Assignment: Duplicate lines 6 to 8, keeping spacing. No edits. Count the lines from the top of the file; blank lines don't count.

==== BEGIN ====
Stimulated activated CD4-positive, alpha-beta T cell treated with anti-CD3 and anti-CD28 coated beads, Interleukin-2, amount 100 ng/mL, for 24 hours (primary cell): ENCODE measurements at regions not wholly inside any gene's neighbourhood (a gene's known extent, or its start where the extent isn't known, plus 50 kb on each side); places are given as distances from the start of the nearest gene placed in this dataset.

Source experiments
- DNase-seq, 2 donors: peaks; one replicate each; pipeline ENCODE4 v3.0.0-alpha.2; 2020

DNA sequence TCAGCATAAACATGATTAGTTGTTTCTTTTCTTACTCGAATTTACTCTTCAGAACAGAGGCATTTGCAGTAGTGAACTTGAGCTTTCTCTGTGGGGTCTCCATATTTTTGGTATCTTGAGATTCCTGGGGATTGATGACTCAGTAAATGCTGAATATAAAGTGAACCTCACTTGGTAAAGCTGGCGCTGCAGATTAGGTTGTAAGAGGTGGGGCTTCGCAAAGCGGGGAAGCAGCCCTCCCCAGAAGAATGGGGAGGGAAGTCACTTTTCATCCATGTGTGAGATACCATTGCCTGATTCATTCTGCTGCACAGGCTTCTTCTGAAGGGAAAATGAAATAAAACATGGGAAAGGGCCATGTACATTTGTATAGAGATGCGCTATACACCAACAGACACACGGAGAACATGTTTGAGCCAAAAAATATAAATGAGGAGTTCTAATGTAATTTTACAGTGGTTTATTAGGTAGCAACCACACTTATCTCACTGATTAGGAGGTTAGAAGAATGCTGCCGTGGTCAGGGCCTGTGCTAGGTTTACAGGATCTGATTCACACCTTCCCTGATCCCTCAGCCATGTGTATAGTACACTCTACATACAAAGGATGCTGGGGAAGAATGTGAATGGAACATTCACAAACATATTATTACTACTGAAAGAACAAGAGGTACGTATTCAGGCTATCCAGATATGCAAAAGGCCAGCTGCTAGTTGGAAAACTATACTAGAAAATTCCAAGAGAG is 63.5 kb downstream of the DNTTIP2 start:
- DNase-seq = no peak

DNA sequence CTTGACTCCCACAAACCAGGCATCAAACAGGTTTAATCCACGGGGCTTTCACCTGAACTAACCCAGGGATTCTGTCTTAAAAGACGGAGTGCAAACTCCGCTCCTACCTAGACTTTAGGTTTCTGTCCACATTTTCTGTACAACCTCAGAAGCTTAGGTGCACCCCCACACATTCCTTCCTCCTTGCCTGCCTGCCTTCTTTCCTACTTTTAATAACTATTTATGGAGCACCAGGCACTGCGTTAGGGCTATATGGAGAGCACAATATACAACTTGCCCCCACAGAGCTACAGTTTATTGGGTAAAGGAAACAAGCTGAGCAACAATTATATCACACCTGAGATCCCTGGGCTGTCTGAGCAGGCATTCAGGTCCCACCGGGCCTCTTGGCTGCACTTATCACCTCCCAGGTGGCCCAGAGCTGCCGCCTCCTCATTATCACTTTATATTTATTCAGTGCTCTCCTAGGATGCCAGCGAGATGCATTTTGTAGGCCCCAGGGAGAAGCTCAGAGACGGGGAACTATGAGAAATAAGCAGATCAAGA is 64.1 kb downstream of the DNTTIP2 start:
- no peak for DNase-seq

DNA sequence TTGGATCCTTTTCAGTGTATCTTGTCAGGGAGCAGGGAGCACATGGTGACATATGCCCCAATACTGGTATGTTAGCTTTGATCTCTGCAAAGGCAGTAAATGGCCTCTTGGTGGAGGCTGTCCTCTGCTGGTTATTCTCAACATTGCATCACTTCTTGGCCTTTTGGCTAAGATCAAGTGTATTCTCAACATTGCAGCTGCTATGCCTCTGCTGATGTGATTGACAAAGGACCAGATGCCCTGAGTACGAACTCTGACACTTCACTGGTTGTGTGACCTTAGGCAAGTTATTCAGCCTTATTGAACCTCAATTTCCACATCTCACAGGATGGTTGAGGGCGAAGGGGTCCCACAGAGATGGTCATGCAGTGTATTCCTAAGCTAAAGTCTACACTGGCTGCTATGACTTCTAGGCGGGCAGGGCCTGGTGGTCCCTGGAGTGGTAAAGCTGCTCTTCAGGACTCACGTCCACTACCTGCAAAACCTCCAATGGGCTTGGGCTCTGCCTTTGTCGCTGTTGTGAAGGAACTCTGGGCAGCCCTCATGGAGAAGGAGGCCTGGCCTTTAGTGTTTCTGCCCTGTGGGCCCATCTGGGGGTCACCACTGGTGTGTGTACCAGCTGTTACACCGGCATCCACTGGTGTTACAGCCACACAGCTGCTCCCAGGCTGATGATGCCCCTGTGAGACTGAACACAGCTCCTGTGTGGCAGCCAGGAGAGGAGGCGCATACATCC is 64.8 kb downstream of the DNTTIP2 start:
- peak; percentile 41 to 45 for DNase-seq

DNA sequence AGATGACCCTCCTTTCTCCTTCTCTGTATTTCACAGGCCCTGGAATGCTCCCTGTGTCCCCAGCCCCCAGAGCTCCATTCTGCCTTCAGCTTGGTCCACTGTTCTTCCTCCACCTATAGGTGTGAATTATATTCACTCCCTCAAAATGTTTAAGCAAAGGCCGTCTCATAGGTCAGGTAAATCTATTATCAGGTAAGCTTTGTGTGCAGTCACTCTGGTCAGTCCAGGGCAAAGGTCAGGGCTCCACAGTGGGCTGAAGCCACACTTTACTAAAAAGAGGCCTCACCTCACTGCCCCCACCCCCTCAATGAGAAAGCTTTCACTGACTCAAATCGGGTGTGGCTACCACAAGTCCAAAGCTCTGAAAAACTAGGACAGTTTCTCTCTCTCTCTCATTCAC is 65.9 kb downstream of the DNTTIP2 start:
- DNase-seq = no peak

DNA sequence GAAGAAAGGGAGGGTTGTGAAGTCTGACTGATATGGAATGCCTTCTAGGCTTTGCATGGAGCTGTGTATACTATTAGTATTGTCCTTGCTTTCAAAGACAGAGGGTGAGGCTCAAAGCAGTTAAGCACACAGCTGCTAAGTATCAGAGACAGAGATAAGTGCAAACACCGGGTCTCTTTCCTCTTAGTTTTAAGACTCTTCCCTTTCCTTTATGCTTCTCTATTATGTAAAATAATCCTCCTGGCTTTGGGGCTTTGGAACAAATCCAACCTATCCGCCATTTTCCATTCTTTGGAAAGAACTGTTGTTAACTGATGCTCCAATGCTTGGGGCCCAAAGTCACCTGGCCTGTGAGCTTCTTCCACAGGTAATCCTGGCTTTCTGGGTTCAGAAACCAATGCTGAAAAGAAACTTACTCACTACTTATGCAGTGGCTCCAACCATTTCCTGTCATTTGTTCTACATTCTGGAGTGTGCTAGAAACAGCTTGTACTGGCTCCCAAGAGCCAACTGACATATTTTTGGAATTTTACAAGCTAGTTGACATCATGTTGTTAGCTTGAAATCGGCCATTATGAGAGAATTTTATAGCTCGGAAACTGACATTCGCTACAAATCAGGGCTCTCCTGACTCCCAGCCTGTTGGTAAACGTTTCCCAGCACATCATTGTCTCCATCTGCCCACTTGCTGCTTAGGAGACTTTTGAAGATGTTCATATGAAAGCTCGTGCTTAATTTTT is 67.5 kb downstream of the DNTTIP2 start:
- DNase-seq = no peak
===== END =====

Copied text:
DNA sequence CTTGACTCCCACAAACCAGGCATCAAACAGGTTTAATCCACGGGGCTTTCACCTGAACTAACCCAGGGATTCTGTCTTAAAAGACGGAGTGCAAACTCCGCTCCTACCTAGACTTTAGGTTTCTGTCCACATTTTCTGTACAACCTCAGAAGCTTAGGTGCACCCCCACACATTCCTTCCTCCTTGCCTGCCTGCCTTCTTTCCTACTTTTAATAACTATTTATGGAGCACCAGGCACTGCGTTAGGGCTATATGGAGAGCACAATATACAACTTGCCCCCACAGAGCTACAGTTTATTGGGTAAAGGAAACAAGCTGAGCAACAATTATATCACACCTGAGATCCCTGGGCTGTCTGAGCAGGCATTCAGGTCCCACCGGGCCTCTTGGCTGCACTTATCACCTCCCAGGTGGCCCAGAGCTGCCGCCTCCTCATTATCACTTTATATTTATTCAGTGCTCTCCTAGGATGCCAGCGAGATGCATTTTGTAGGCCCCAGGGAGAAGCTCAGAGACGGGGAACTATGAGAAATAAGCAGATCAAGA is 64.1 kb downstream of the DNTTIP2 start:
- no peak for DNase-seq

DNA sequence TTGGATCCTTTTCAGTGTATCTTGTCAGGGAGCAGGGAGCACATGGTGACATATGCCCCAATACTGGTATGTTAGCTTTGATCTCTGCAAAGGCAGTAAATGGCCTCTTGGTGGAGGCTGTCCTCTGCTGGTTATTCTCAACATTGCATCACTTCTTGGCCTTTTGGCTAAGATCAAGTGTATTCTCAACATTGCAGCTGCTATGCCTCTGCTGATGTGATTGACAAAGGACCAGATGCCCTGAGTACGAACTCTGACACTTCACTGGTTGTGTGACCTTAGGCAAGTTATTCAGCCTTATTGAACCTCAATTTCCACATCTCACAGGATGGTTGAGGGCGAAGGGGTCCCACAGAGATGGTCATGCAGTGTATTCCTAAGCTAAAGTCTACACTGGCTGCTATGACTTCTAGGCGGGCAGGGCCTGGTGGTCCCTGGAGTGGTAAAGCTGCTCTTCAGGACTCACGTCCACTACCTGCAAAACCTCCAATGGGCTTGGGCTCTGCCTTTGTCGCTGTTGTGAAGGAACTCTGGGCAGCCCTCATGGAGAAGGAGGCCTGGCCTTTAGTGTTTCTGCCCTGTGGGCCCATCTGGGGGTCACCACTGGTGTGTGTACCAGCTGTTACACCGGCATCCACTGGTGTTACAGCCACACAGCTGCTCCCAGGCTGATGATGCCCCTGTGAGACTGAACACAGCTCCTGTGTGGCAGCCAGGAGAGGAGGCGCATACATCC is 64.8 kb downstream of the DNTTIP2 start: